New study dramatically narrows the search for advanced life in the universe

Oct 2010
67,750
27,635
Colorado
#1
The Earth may be sorta special after all.

New study dramatically narrows the search for advanced life in the universe
Scientists may need to rethink their estimates for how many planets outside our solar system could host a rich diversity of life.​
In a new study, a UC Riverside–led team discovered that a buildup of toxic gases in the atmospheres of most planets makes them unfit for complex life as we know it.​
Traditionally, much of the search for extraterrestrial life has focused on what scientists call the "habitable zone," defined as the range of distances from a star warm enough that liquid water could exist on a planet's surface. That description works for basic, single-celled microbes—but not for complex creatures like animals, which include everything from simple sponges to humans.​
The team's work, published today in The Astrophysical Journal, shows that accounting for predicted levels of certain toxic gases narrows the safe zone for complex life by at least half—and in some instances eliminates it altogether.​
..."I think showing how rare and special our planet is only enhances the case for protecting it," Schwieterman said. "As far as we know, Earth is the only planet in the universe that can sustain human life."....​

More stuff: New study dramatically narrows the search for advanced life in the universe
 
Oct 2010
67,750
27,635
Colorado
#7
The universe is huge. If the odds of finding earth-like planets just got a million times more unlikely, trillions of earth's likely still await discovery.

The takeaway here is: The conditions that came together to assemble this blue planet are evidently not that common .... and homo sapiens treats this planet like a two-bit bordello and open pit garbage dump, as we pass along an ever shittier planet to our posterity.
 
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Apr 2013
38,103
26,109
La La Land North
#8
A physics prof of mine said something that always struck me as being very logical on this. Basically he said words to the effect that the earth is `4.5 billion years old. In all that time, there has been a sentient biped for what, ~5000 years or so. But we have only been creating electromagnetic radiation that could be detected "out there" for under 200 years. And we have only been going into near earth space since 1957, so that's only 62 years ago. So the window is small.

Add to this the fact that between wars and pollution and lack of water and now climate change, what are the odds of us killing ourselves off within the next 1000 years. I'd say pretty high.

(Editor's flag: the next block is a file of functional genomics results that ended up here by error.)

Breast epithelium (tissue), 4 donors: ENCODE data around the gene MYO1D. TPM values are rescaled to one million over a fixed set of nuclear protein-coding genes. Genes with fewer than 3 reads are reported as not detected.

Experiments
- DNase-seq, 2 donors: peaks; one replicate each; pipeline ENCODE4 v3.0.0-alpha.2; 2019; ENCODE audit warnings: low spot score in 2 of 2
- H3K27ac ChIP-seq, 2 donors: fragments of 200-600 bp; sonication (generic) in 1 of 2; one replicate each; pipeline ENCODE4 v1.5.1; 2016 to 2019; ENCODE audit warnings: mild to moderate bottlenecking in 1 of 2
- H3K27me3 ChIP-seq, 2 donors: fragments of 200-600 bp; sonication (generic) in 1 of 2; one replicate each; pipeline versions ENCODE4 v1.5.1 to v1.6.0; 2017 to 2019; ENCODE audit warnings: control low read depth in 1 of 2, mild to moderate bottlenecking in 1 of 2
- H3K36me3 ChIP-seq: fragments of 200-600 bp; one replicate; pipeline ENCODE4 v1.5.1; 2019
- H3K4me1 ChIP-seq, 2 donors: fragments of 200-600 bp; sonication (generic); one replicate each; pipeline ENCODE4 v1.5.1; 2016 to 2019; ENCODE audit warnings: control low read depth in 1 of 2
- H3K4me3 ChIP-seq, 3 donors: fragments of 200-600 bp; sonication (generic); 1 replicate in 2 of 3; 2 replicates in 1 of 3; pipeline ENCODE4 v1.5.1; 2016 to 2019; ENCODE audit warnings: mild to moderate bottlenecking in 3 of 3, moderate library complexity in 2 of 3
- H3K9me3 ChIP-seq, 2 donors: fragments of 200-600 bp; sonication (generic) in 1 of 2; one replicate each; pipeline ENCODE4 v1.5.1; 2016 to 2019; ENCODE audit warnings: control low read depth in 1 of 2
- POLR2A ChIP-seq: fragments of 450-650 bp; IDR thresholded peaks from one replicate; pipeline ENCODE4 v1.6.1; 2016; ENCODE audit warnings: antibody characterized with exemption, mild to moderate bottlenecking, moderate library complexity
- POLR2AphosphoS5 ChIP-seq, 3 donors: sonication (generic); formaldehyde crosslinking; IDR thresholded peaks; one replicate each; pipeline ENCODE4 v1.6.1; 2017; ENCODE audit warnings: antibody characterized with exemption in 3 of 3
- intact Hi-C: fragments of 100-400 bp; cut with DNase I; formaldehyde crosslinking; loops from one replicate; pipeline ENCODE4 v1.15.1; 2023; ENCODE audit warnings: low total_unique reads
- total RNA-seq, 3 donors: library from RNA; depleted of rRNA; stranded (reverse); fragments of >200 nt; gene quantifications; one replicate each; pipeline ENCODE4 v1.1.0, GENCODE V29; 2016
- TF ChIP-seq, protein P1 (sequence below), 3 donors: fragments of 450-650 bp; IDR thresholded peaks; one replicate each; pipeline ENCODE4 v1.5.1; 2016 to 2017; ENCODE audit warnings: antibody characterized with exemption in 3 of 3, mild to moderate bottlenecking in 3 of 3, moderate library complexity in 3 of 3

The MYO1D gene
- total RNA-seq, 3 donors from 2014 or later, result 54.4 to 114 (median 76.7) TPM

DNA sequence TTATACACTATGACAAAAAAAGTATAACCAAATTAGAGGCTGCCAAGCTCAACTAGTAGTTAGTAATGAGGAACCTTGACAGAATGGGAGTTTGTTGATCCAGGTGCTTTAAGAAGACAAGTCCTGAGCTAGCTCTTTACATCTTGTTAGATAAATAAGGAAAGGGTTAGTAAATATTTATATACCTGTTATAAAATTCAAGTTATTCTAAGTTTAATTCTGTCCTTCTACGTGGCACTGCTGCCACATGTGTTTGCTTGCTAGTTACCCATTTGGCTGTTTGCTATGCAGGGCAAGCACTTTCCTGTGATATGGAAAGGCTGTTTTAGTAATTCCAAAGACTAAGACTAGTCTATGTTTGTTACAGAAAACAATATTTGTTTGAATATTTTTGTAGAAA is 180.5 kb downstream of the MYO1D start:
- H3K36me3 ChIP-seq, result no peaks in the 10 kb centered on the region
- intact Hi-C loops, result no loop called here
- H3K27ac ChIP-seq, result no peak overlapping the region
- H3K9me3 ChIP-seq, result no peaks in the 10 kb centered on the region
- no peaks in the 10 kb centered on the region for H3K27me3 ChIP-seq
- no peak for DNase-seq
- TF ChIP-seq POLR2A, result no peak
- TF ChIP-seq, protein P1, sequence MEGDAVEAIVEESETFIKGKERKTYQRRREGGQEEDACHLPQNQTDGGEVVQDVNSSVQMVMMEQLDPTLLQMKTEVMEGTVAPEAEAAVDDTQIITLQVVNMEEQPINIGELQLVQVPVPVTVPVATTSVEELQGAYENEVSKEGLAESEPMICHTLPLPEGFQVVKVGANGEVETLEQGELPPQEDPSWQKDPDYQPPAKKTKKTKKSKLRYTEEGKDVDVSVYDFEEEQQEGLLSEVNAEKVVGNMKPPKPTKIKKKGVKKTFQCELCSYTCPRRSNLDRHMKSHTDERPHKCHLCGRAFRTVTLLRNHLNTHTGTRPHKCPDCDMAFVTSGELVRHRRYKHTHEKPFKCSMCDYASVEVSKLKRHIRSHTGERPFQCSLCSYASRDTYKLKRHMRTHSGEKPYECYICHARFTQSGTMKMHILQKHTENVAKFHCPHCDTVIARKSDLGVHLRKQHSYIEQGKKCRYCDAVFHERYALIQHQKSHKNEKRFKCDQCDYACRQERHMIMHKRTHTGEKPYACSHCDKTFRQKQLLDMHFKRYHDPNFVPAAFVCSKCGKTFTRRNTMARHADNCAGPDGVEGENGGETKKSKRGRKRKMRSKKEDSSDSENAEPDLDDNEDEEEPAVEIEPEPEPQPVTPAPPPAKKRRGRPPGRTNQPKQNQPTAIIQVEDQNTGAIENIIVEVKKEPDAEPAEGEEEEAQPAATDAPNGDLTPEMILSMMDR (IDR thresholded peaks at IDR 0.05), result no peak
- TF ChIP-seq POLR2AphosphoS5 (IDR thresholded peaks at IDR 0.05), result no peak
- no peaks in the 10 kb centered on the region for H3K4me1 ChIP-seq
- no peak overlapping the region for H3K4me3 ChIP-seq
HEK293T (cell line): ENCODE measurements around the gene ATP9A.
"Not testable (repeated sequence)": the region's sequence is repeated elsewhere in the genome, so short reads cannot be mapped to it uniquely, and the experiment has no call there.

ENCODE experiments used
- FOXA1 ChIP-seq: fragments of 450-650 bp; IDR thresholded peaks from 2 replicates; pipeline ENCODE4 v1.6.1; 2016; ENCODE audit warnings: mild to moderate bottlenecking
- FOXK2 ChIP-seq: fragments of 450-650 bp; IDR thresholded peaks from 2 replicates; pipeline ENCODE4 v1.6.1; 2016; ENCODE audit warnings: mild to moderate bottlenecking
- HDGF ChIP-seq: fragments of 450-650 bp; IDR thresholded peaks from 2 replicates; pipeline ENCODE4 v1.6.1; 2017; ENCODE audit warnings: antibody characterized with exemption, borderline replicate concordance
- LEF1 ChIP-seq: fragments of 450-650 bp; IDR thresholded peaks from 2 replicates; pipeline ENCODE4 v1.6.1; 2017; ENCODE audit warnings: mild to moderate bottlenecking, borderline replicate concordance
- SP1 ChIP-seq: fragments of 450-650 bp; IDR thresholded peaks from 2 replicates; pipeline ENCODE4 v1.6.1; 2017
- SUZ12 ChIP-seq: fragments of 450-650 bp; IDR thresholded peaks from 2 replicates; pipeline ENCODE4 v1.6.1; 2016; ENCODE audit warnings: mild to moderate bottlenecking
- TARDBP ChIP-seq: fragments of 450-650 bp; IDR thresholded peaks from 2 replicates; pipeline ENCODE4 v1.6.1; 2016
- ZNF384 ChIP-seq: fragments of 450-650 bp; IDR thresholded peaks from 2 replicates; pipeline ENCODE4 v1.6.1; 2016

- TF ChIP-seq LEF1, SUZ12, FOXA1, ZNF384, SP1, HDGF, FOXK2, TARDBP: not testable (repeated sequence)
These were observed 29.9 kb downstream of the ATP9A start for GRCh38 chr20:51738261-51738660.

So we have been here ~6000 years, but call it 10 or even 15 if you want. The thing is, although there are these millions or billions of stars like our sun, and there must be a planet or two or a couple of million that hit the sweet spot for life as we know it.

BUT what are the odds of their developing on a time scale the same as ours so that their ~6000 years overlap with ours? Zilch or close to it.
 
Oct 2010
67,750
27,635
Colorado
#9
A physics prof of mine said something that always struck me as being very logical on this. Basically he said words to the effect that the earth is `4.5 billion years old. In all that time, there has been a sentient biped for what, ~5000 years or so. But we have only been creating electromagnetic radiation that could be detected "out there" for under 200 years. And we have only been going into near earth space since 1957, so that's only 62 years ago. So the window is small.

Add to this the fact that between wars and pollution and lack of water and now climate change, what are the odds of us killing ourselves off within the next 1000 years. I'd say pretty high.

So we have been here ~6000 years, but call it 10 or even 15 if you want. The thing is, although there are these millions or billions of stars like our sun, and there must be a planet or two or a couple of million that hit the sweet spot for life as we know it.

BUT what are the odds of their developing on a time scale the same as ours so that their ~6000 years overlap with ours? Zilch or close to it.
That's a good point.

It seems to me that every "intelligent" species will, at some point, face a science-conscience crossroads. I simply lack the energy to "debate" the effects humans have on the climate, the air, the water, the ground, on other species. We're a real shit-show, and I haven't mentioned warfare yet.

Clearly, a species technologies at some point will be capable of dramatically altering their planet's ecosystem, with unpredictable outcomes some of which will not be too good.

So, that's another factor affecting the possibility of overlap. Some "intelligent" species may go down the path of self-extinction.
 
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